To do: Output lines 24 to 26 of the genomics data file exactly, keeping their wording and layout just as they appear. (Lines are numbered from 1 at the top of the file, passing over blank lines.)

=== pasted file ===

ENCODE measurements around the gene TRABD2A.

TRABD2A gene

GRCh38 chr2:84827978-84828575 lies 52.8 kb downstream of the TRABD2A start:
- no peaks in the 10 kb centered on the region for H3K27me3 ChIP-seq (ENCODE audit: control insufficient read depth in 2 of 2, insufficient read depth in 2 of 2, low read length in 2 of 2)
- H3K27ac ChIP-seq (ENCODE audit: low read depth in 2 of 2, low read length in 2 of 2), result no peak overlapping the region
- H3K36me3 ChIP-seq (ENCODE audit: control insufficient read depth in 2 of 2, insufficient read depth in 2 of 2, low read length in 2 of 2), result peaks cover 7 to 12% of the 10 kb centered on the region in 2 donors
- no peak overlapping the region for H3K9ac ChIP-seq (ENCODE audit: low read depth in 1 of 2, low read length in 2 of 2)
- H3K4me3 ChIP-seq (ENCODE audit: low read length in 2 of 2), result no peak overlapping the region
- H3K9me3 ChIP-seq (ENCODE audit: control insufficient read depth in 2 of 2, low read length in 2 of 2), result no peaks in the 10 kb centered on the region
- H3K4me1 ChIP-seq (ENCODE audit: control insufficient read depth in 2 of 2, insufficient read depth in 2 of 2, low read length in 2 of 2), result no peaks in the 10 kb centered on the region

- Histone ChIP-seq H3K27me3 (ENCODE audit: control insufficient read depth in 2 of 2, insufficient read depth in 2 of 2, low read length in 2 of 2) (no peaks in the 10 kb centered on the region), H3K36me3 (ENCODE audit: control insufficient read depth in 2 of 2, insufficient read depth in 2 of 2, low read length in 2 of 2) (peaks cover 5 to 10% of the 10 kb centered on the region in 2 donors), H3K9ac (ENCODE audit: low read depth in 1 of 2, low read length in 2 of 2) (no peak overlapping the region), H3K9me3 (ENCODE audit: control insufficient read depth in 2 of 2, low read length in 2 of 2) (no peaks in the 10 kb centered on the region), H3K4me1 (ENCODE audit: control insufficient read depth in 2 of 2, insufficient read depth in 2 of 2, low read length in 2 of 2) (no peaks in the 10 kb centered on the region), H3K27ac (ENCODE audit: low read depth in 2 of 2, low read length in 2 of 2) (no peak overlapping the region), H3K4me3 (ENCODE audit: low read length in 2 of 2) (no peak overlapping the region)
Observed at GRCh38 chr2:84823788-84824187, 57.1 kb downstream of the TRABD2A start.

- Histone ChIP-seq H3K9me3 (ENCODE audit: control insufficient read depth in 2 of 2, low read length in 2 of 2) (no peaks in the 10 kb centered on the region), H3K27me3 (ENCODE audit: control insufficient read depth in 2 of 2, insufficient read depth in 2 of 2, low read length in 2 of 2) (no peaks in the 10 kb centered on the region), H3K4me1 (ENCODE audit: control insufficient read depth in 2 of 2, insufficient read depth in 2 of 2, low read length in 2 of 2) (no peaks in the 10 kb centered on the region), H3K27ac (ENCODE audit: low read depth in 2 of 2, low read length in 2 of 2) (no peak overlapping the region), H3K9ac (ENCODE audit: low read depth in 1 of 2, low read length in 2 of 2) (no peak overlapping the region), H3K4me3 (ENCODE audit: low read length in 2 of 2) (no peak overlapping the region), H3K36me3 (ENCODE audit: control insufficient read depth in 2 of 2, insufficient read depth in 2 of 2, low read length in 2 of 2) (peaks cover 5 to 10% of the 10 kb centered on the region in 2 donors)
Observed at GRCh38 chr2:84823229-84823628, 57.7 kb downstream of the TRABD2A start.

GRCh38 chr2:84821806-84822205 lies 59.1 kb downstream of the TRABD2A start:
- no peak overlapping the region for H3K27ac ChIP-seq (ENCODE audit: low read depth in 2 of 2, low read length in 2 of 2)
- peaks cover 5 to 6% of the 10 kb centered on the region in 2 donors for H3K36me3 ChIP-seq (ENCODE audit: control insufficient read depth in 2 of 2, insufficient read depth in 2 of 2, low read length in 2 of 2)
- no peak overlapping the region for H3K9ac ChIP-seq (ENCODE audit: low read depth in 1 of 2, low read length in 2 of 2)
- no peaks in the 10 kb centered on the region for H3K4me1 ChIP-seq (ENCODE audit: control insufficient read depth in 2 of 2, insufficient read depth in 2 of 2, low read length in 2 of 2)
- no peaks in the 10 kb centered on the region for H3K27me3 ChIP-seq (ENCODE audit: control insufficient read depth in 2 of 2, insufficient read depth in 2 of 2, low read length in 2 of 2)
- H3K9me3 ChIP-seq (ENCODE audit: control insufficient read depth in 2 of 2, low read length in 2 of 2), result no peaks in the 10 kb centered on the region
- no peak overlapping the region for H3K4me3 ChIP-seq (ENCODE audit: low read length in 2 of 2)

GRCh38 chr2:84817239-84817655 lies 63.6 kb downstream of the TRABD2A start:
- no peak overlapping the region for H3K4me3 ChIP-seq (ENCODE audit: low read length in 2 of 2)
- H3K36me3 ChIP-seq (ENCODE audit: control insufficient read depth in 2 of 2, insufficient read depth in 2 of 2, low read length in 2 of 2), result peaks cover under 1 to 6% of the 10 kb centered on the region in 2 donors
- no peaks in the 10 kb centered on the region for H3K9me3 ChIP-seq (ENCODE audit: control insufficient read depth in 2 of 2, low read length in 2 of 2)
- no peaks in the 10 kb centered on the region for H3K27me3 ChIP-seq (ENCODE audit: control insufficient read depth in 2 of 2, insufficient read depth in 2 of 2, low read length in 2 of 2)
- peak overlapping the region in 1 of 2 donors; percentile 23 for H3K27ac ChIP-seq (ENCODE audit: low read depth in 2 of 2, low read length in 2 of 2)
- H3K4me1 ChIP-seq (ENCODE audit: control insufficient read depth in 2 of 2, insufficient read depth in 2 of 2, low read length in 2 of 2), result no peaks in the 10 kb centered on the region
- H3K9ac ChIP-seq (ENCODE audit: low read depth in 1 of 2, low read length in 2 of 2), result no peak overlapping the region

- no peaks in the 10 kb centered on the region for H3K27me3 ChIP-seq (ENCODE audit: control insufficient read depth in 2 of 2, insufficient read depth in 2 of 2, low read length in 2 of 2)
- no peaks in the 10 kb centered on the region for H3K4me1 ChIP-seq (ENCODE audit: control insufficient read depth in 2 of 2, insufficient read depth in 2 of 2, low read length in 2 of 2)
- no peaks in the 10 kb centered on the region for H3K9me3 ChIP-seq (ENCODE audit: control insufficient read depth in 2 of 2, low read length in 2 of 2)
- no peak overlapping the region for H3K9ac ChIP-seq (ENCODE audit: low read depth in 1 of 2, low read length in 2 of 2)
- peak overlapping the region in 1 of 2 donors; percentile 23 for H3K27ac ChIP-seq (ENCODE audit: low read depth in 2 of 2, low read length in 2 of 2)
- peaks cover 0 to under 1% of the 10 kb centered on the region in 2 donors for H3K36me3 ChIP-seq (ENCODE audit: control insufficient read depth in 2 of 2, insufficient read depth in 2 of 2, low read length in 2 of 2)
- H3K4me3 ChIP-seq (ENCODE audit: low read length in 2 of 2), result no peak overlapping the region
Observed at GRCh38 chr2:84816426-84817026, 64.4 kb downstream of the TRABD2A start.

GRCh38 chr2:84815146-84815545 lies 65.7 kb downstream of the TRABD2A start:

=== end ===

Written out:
- no peak overlapping the region for H3K4me3 ChIP-seq (ENCODE audit: low read length in 2 of 2)
- H3K36me3 ChIP-seq (ENCODE audit: control insufficient read depth in 2 of 2, insufficient read depth in 2 of 2, low read length in 2 of 2), result peaks cover under 1 to 6% of the 10 kb centered on the region in 2 donors
- no peaks in the 10 kb centered on the region for H3K9me3 ChIP-seq (ENCODE audit: control insufficient read depth in 2 of 2, low read length in 2 of 2)